Remember your days in science class? You know, when we learn that something falls at a speed of 32 feet per second, squared? Or, when you learned about the theory of relativity?

This takes me back a few years to my tiny daughter, in her first week of kindergarten at Codrington School.

“Mummy,” she wailed, at the end of her first day of her second week. “You’ve got to NOT TIE my little bag of raisins so tight. I can’t get the bag open. I can’t eat my raisins.”

Clearly lunch hour was giving her a challenge.

We walked a little farther. “How did you get your raisins open today?” I wondered.

“I asked an old man to open it for me.”

“Where was the old man?” I asked. Where would an old man be at her school, I wondered.

“Oh, he was in the schoolyard. He undid my raisins for me,” she proffered.

I let this settle in as we walked further, home. Why would an old man be in the school yard?
I went back to my desk when we arrived home and started in on some work. I wonder if the school knows there’s an old man lurking in the yard? The issue nagged me. I tried to shrug it off. Heavens, this is Barrie, what am I worrying about?

And Donna, how would you feel if you found out a child came to harm because there was a stranger lurking in the schoolyard and you didn’t tell anyone about it. Will the school think I’m nuts if I call? Will they laugh about me in the staff room?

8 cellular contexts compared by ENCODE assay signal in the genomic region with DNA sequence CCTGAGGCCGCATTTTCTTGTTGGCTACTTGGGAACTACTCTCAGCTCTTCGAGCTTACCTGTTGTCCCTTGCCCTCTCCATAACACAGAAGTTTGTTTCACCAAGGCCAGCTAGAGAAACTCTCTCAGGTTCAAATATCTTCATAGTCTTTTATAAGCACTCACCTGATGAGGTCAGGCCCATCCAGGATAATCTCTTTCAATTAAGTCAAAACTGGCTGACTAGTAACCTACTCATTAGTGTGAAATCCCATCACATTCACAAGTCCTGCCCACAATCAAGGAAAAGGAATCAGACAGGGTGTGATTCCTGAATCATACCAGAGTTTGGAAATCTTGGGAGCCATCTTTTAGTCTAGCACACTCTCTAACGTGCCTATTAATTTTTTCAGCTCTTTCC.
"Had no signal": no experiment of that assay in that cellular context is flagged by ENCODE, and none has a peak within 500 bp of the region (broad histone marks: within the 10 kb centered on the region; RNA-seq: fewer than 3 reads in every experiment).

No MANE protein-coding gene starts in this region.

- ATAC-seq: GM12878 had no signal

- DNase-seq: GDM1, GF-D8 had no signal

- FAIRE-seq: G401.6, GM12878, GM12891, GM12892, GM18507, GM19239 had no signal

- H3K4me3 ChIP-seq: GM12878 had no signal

I picked up the receiver. Codrington’s kindly secretary, Pauline Fleming, was pleasant as always. I broached the subject: “Pauline... I’m reluctant to make this call, but I feel worried about something. It’s maybe nothing, but in case it’s something I thought maybe you’d want to know...” thus went my longwinded introduction.

Now Pauline has a gift of making everyone feel absolutely legitimate. She asked some questions; she expressed concern about a possible “lurker” in the schoolyard and said she’d check things out and call me back.

Next day, while my wee one was at school, Pauline reached me at home. She’d done some research and found the identity of the “old man” in the school yard who admitted to helping Emily undo her tightly knotted bag of raisins.

“Not to worry,” she assured me. “There was someone, but he’s on our staff, and he remembers the raisins, so there’s no-one lurking about.”

Who was it? I queried.

“It’s our newest teacher. Tim Swain. Just fresh from his university teaching degree. Age 24.” I could hear Pauline’s smile through the phone. “It’s all relative, isn’t it?”

And that is the theory of relativity between a 5 and a 24 year old.

The “old man” went on to teach my kids, and he always treated Emily with good grace. Likely, he’s never aged so quickly in his life until his first week on the job!

Thanks, Tim. Thanks, Pauline. Thanks, Emily.

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